As they originally began to roll out over the course of the last decade or so, traffic cameras were initially designed for one — maybe two — different goals. First, they could quickly identify people who were speeding based on comparing information obtained from radar to programmed data about the speed limit in a particular location. Second, using pre-determined geographic zones, they could instantly tell when someone ran a red light or a stop sign at an intersection. Traffic citations — most of which were handled via third-party vendors — would then be mailed out to offending drivers as a result.

Then, a lot of this technology went mobile. The same principles that were used in traffic cameras were applied to dash cameras, which are now commonplace in many cities around the world. It’s not uncommon to see a “traffic car” parked on the side of the road in a major highway, checking speeds and issuing citations to motorists for violating limits in highly congested areas, in dangerous locations like construction or school zones and more. The added benefit of this was that it was almost entirely mobile — the location of the traffic car may change, but the functionality of the included dash camera remained vigilant.

Now, these types of dash cameras seem to be on the cusp of evolution yet again. A number of new advancements are on the way that aim to keep the streets around the globe as safe for all of us as possible, and many countries are currently leading the way in that regard.

Crime Fighting Dash Cameras: What You Need to Know

Rwanda is just one example of a country that is embracing the next stage in the evolution of dash cameras, as it was recently revealed that a totally new system will soon roll out in Kigali designed to detect a wide range of different traffic offenses — including those occurring at the same time. This comes after the Rwandan government already spent more than $5 billion in local currency installing CCTV cameras in a lot of these same locations.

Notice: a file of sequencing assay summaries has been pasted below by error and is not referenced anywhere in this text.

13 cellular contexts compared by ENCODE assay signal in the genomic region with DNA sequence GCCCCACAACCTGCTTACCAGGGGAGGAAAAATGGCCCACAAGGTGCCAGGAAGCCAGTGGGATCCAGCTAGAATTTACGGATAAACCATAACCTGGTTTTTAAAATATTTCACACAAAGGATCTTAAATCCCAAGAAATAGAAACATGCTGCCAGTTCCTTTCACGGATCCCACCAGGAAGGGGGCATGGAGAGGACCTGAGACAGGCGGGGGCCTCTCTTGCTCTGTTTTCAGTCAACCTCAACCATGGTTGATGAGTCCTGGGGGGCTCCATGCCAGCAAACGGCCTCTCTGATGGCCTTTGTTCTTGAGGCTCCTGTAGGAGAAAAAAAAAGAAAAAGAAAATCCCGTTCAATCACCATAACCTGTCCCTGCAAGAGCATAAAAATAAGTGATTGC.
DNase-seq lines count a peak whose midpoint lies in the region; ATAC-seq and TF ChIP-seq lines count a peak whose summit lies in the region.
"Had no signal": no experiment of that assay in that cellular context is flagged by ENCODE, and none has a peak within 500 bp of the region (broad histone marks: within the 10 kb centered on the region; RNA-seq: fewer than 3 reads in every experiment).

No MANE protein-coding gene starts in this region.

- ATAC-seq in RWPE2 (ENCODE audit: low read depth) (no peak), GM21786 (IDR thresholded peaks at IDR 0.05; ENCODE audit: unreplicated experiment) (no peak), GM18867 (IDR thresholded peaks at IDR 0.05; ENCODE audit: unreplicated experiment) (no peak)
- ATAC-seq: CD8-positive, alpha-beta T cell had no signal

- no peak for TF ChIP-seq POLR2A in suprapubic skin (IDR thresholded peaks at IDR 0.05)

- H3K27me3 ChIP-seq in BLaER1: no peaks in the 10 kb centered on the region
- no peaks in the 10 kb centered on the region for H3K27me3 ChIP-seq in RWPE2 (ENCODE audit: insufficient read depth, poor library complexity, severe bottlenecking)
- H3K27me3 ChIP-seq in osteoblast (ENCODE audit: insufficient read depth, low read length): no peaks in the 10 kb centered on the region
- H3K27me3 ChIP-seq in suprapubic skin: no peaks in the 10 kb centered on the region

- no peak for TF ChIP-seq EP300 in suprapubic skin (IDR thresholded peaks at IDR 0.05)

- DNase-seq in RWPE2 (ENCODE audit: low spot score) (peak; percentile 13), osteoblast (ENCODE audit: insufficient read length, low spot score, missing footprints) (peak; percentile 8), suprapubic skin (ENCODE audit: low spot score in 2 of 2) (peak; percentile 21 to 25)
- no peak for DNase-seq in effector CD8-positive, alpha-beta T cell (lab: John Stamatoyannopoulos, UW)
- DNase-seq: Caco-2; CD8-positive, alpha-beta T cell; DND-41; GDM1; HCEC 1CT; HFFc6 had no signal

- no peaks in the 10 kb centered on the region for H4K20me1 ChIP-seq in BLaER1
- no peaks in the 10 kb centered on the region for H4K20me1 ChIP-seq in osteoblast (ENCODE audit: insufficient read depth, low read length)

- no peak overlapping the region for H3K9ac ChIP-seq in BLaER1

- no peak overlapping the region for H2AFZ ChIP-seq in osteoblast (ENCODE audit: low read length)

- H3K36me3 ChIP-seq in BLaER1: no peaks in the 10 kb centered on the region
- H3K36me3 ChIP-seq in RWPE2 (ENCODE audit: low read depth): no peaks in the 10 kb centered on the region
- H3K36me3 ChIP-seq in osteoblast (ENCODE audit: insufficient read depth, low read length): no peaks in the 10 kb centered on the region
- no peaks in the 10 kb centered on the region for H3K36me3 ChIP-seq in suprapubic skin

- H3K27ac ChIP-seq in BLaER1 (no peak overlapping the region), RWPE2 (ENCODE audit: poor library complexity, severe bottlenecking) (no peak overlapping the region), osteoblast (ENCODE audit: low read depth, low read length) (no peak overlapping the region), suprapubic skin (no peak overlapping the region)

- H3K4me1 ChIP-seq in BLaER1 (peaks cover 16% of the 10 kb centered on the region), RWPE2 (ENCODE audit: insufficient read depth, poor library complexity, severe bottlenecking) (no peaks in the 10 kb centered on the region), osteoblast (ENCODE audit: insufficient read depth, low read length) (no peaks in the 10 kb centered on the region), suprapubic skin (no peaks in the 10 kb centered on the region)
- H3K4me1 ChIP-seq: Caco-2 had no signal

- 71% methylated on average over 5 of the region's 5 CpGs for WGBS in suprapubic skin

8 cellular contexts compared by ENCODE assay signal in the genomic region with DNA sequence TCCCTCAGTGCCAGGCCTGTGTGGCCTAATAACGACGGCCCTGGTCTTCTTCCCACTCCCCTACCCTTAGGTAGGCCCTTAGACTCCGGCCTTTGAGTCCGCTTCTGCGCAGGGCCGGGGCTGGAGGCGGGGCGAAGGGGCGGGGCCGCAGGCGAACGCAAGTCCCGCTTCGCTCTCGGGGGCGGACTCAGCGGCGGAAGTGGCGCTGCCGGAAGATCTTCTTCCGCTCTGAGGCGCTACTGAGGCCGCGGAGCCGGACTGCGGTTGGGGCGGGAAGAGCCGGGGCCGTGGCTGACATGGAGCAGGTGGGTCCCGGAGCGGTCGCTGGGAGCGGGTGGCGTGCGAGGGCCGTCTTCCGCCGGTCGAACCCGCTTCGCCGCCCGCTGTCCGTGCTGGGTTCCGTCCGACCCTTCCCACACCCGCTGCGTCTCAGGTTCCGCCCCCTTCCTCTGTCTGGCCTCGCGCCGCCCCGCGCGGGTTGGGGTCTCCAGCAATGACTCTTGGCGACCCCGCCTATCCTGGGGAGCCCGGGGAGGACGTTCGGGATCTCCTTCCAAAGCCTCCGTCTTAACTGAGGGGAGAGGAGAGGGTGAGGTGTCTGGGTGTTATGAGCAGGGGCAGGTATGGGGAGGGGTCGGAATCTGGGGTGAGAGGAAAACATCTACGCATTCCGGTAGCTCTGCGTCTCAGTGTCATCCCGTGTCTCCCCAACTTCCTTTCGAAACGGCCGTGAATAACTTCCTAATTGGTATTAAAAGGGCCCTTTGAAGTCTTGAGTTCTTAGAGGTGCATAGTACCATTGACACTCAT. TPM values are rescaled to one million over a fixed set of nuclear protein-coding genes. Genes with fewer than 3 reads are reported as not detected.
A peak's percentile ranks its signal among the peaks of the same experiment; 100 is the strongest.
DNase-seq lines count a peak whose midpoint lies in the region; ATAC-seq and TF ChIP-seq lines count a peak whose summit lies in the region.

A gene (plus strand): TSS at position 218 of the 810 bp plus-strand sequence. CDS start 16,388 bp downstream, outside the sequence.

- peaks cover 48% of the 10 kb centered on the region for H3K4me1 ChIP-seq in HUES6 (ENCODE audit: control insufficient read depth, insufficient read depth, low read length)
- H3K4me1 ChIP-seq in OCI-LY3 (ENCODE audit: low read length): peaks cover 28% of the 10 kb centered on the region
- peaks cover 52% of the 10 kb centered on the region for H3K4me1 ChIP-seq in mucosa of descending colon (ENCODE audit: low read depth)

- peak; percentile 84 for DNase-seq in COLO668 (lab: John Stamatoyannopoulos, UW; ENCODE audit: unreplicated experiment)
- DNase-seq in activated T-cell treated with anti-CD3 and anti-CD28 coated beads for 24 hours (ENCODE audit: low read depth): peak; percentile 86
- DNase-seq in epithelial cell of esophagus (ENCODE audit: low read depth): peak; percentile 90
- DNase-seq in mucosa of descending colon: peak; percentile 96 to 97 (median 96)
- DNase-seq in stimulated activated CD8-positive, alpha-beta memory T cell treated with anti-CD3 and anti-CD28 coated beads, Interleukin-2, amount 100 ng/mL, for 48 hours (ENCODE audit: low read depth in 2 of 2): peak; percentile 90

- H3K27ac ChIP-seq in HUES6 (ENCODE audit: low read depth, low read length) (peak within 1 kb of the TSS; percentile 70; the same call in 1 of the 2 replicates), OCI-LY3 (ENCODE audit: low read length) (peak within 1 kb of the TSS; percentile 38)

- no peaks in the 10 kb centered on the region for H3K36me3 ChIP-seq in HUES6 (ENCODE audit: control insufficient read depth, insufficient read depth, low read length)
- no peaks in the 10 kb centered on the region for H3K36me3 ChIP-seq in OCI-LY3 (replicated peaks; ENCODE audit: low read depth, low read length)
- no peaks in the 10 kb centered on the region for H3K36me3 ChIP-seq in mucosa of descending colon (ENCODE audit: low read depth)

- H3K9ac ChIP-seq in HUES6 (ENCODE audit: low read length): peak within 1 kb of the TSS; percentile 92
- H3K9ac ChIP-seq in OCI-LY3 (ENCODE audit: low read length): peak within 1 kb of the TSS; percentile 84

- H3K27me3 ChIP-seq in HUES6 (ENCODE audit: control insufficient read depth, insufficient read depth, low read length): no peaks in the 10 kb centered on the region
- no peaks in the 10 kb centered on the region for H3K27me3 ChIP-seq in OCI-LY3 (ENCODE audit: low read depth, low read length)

In addition to guarding against speed violations, these next-generation dash cameras can also detect instances of road rage, unsafe driving practices as they relate to pedestrians or motorcyclists, and much more. Because of their deployment, there will also be a reduction in the total number of policemen on the roads across Kigali. There will be fewer officers who are assigned specifically to traffic duty as well.

Not only are the cameras capable of detecting drivers who are currently violating traffic laws, but they’re also able to identify people who have done so in the past, too. Part of the appeal of these dash cameras is the fact that they can pick out people who have received traffic fines in the mail but who have yet to pay them, thus issuing another citation as a result.

For Rwanda in particular, this move comes at a particularly important time. Not only is Rwanda one of the fastest developing nations in the area, but it is also welcoming more and more guests each year due to international summits, tourism and other factors. Winnie Nabaasa, an executive at the technology firm Ison BPO based in the country, said that the program “is a good idea because both the growing economy and the hosting of important international meetings increases the need for maximum security to protect both visitors and locals.”

Even members of the local legal community are coming out in support of the program, with attorney Antoine Mukamusoni going as far as to say that “everyone should embrace the program, as it will both reduce the number of crimes we have to deal with and accelerate security in the community at the same time.”

At this point, it’s too early to tell whether or not Rwanda’s new dash camera program is successful in its ultimate goal of fighting crime the tech-savvy way. It’s clear that this is a major step in the right direction, however, and it is a development that a lot of communities around the world will no doubt be watching with great anticipation.